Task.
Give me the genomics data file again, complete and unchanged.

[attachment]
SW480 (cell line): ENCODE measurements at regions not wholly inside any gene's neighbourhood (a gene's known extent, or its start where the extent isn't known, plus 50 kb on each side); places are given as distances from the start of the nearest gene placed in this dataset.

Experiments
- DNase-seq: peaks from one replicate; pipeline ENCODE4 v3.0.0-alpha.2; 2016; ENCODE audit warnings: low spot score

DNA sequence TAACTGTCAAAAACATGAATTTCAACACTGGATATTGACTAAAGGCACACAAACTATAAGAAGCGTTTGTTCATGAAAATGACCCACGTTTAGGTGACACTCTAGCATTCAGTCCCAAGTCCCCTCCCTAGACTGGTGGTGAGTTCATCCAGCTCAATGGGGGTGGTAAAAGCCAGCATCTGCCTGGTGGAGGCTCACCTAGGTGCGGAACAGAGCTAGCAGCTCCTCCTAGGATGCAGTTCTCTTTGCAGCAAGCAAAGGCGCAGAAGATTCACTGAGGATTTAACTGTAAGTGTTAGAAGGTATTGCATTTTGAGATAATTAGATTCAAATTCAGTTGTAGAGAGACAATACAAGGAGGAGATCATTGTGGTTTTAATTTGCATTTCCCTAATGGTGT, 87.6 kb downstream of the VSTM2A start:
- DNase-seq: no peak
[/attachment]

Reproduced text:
SW480 (cell line): ENCODE measurements at regions not wholly inside any gene's neighbourhood (a gene's known extent, or its start where the extent isn't known, plus 50 kb on each side); places are given as distances from the start of the nearest gene placed in this dataset.

Experiments
- DNase-seq: peaks from one replicate; pipeline ENCODE4 v3.0.0-alpha.2; 2016; ENCODE audit warnings: low spot score

DNA sequence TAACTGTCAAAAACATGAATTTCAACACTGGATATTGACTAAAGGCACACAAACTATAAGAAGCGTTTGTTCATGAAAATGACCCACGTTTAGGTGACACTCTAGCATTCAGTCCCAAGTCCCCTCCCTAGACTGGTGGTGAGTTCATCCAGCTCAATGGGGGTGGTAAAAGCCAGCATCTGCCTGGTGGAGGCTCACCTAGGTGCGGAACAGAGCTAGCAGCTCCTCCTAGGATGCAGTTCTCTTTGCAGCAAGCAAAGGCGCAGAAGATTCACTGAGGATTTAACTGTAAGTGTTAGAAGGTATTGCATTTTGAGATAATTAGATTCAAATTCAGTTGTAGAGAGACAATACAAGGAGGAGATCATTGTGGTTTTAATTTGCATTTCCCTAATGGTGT, 87.6 kb downstream of the VSTM2A start:
- DNase-seq: no peak